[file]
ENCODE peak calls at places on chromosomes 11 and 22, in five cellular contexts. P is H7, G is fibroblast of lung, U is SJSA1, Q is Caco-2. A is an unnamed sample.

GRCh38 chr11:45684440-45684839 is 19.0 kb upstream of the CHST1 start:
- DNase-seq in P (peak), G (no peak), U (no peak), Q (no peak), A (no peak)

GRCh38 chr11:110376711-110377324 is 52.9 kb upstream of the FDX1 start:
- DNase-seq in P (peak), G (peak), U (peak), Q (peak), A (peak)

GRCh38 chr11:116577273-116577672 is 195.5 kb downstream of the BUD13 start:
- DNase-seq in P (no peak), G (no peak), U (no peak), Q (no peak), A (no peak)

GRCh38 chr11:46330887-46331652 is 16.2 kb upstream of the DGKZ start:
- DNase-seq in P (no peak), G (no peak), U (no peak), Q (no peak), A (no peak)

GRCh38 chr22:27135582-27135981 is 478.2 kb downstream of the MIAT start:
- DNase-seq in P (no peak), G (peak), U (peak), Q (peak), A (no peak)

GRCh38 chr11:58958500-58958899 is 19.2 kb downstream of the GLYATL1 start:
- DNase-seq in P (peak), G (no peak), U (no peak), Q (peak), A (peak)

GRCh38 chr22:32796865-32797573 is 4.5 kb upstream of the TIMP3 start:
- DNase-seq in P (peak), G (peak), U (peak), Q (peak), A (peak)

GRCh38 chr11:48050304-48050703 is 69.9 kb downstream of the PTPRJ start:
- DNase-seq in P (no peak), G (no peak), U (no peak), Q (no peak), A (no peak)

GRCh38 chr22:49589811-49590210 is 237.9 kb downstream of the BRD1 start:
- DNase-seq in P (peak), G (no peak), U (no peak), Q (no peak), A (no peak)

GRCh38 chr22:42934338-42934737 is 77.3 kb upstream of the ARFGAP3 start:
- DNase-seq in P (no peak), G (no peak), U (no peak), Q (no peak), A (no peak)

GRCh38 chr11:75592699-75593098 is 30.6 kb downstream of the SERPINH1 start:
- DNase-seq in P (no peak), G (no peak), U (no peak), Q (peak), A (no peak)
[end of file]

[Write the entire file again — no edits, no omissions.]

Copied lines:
ENCODE peak calls at places on chromosomes 11 and 22, in five cellular contexts. P is H7, G is fibroblast of lung, U is SJSA1, Q is Caco-2. A is an unnamed sample.

GRCh38 chr11:45684440-45684839 is 19.0 kb upstream of the CHST1 start:
- DNase-seq in P (peak), G (no peak), U (no peak), Q (no peak), A (no peak)

GRCh38 chr11:110376711-110377324 is 52.9 kb upstream of the FDX1 start:
- DNase-seq in P (peak), G (peak), U (peak), Q (peak), A (peak)

GRCh38 chr11:116577273-116577672 is 195.5 kb downstream of the BUD13 start:
- DNase-seq in P (no peak), G (no peak), U (no peak), Q (no peak), A (no peak)

GRCh38 chr11:46330887-46331652 is 16.2 kb upstream of the DGKZ start:
- DNase-seq in P (no peak), G (no peak), U (no peak), Q (no peak), A (no peak)

GRCh38 chr22:27135582-27135981 is 478.2 kb downstream of the MIAT start:
- DNase-seq in P (no peak), G (peak), U (peak), Q (peak), A (no peak)

GRCh38 chr11:58958500-58958899 is 19.2 kb downstream of the GLYATL1 start:
- DNase-seq in P (peak), G (no peak), U (no peak), Q (peak), A (peak)

GRCh38 chr22:32796865-32797573 is 4.5 kb upstream of the TIMP3 start:
- DNase-seq in P (peak), G (peak), U (peak), Q (peak), A (peak)

GRCh38 chr11:48050304-48050703 is 69.9 kb downstream of the PTPRJ start:
- DNase-seq in P (no peak), G (no peak), U (no peak), Q (no peak), A (no peak)

GRCh38 chr22:49589811-49590210 is 237.9 kb downstream of the BRD1 start:
- DNase-seq in P (peak), G (no peak), U (no peak), Q (no peak), A (no peak)

GRCh38 chr22:42934338-42934737 is 77.3 kb upstream of the ARFGAP3 start:
- DNase-seq in P (no peak), G (no peak), U (no peak), Q (no peak), A (no peak)

GRCh38 chr11:75592699-75593098 is 30.6 kb downstream of the SERPINH1 start:
- DNase-seq in P (no peak), G (no peak), U (no peak), Q (peak), A (no peak)